WHEN IS THE BEST TIME TO START?
You can start composting at any time of the year. Now is as good a time as any.
DO I NEED TO BUY A BIN?
Not necessarily. Placing your organic waste in a pile in the back of the garden will still yield the same results, however, it may take an extra year to get there. For a more regular supply of compost for your garden, a
compost bin will produce a good batch every 3-4 weeks. Contact your local authority for advice or visit www.recyclenow.com
WHAT CAN I COMPOST?
The four main ingredients of compost are green, brown, water and air. Green ingredients include grass clippings, leaves, weeds and kitchen waste; brown includes dead leaves, straw, hay and wood shavings or chips (an ideal ratio of green to brown is between 5:1 and 8:1).
Keep the mixture damp and turn it all every few days to reintroduce oxygen to the pile. The best food based ingredients for your compost bin are the raw peelings, cores and scraps from your fruit and vegetables.
Tea bags, coffee grounds and crushed eggshells are also valuable to the composting process.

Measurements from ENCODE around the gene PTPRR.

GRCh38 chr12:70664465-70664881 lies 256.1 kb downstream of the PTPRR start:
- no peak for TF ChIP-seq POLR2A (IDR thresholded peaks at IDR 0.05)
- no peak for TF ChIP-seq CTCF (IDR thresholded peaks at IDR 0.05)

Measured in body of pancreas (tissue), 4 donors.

Steer clear of any dairy or meat based products; including fish and bones. Similarly, cooked food (including bread) can have quite a strong aroma and may contain either oils or meats.
If the contents of your vacuum cleaner consist of just household dust, then you should not have any problem with adding this material to your compost bin.
CAN I STILL COMPOST EVEN IF I DON’T HAVE A GARDEN?
Difficult. In theory, wormeries can be used inside as they should be odourless and hygienic. In practice it is not usually recommended.
WILL IT ATTRACT RODENTS?
If there are rodents in the locality, they will take advantage of the shelter and food that a compost bin offers.
Deter thems by lining the base, sides and top of the bin with a heavy-duty metal mesh with holes less than 1.5cm in diameter. Chicken wire is not suitable. The most effective mesh is the type used by builders to strengthen concrete. The compost bin should also have a tightly fitting lid.
Rodents are shy creatures and prefer to remain undisturbed. Regular use of a compost bin is likely to cause too much disruption for a rodent to want to stay.
WHAT IS THE BEST SITE FOR MY BIN?
Insects will enter your compost bin from the soil in your garden, so your should sit your bin on bare soil. This will help the beneficial insects and other organisms to move into your compost bin when the conditions are right for them.
DOES COMPOST HAVE A “SHELL LIFE“?
Compost will survive being bagged up and left until you are ready to use it. Leave a little of the old material in the bottom of the compost bin as it contains all the useful micro organisms that are needed to get the process going again.